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  1. Bobby G says:

    Thank you FIFA.

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  2. Greg says:

    The article you cite to show that there is “little in the way of economic benefit” from hosting a world cup does not speak to the benefits of hosting such an event given that the infrastructure is already in place. The US already has all the necessary infrastructure and thus would not have to build any stadiums with the aid of taxpayer money. The US hosting the world cup would be a windfall for the country and especially local economies surrounding stadiums.

    The impact of hosting a world cup on the game of soccer in the US should not be overlooked, but that is a separate issue from the point you are making.

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  3. DG says:

    Everything is not about money! Some things make life interesting and enjoyable. Events that join people together and enhance the culture of a city and nation’s memory as well as a collective experience should not be written off because they are not statistically proven to line peoples pockets. To bring up your observation is worth discussing, but to say “I celebrate that the US avoided the curse” is a COLD joyless outlook.

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  4. Al says:

    Agree with #3

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  5. Ian Kemmish says:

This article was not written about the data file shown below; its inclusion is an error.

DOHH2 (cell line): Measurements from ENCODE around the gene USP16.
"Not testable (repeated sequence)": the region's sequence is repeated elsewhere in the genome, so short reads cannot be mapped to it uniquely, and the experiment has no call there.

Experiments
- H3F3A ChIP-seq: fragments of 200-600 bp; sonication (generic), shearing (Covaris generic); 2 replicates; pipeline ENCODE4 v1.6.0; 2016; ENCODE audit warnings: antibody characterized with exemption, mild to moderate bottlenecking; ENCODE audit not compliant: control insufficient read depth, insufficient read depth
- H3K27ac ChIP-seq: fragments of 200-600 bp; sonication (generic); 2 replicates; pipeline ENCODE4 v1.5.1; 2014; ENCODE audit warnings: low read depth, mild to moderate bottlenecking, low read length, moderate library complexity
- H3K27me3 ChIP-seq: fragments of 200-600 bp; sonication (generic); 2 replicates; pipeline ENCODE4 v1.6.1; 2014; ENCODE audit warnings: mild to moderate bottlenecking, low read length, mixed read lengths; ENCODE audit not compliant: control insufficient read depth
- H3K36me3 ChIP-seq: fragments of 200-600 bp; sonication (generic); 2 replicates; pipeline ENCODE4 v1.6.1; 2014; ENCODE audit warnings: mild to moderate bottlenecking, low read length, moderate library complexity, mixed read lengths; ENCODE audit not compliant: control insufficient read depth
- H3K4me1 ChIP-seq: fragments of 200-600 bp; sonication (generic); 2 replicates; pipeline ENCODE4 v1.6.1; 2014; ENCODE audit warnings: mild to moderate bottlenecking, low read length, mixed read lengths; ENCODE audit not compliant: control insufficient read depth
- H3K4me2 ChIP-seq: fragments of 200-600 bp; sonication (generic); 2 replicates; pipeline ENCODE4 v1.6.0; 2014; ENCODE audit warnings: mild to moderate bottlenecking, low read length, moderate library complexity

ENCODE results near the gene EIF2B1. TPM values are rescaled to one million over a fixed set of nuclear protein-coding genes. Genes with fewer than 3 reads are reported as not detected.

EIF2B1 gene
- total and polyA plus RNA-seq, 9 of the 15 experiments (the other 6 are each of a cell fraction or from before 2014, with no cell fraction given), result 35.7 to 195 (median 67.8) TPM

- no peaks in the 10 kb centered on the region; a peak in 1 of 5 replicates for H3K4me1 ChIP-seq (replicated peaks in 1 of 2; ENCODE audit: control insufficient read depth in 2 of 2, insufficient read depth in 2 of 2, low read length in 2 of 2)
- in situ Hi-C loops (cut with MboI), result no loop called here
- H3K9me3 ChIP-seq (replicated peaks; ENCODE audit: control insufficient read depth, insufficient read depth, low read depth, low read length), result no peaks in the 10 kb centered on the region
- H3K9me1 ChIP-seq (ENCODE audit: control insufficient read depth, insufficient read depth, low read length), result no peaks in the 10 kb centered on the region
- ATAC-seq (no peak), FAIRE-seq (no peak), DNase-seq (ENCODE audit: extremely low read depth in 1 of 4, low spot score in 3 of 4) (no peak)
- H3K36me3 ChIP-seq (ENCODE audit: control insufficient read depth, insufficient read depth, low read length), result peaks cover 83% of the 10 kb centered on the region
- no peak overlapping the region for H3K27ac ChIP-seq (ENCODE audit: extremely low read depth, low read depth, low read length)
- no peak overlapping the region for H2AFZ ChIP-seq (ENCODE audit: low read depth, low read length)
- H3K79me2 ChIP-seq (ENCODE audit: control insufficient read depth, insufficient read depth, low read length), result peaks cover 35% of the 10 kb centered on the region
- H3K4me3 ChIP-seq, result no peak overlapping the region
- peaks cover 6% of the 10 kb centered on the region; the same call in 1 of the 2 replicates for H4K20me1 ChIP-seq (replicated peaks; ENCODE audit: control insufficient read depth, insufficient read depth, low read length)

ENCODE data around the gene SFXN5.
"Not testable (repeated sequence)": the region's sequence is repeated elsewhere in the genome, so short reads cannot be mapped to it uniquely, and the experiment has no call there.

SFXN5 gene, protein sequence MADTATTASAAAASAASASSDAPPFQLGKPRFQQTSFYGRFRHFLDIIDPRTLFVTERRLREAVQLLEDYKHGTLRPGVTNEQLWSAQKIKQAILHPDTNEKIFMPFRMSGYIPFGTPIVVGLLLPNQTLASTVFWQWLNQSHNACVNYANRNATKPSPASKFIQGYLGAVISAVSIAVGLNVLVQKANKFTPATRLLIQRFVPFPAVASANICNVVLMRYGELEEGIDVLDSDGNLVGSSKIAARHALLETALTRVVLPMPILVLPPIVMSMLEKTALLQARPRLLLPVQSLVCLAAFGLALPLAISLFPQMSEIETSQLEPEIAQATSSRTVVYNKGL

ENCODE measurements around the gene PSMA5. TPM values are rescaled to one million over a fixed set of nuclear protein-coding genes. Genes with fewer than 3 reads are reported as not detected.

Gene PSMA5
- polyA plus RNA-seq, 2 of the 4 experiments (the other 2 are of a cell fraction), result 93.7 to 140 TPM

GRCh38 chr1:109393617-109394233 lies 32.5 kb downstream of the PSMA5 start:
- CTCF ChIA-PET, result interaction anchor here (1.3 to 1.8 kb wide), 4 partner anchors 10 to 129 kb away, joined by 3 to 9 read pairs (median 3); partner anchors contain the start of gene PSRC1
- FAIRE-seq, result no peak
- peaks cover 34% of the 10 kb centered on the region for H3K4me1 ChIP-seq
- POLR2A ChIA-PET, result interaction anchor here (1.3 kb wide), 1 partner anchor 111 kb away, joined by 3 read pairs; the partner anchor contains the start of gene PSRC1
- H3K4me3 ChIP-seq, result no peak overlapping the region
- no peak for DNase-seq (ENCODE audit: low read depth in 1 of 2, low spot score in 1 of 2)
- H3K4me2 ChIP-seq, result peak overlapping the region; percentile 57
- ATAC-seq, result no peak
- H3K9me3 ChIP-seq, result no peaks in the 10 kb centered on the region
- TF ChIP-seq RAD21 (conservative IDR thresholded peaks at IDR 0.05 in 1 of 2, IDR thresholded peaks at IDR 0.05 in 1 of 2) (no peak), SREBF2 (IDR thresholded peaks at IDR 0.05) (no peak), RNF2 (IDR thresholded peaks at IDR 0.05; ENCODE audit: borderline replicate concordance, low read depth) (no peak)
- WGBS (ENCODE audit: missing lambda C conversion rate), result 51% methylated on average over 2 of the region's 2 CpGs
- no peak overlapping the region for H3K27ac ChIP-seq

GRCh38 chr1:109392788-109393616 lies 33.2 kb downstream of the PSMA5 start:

“Countries whose bids rely on estimates of these sorts of benefits will be likely to make larger errors in judgment than countries whose bids are predominantly about purely economic, dollars and cents, issues.”

    Can you adduce any evidence to support such a bald statement? It may seem obvious to you, but it seems equally obvious to me that the exact opposite is true. In other words, of all the countries which bid, Russia is the one most likely to admire and indeed boast of all the new airports, motorways and stadia it will be building, and the one least likely to experience buyer’s remorse over them.

    All this means is that they place a higher premium on national prestige than you do. It does not mean that your estimate of that premium is right and theirs wrong.

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  6. Karen H. says:

    One benefit of hosting large, prestigious sporting events which the author does not mention is that often the infrastructure and public buildings and spaces get repaired, replaced or at least freshened up. Maybe there is not a huge economic benefit from that other than short term local employmet) but it does help the people who live in the host city to have a bit of an upgrade to their surroundings.

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  7. JY says:

    “I celebrate that the US avoided the curse” is a COLD joyless outlook.” Well it happens to be a cold and joyless world. I’m Dutch and I’m mighty glad we’re not going to be spending millions of the public’s money to satisfy the whims of a questionable organisation like the FIFA, especially at a time of budgetary butchering like this.

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  8. Karen H. says:

    Greg, please note that the infrastructure in many places in the US is in sore need of repair and rejuvenation!

    Hey, you aren’t my cousin in Long Island, by any chance, are you?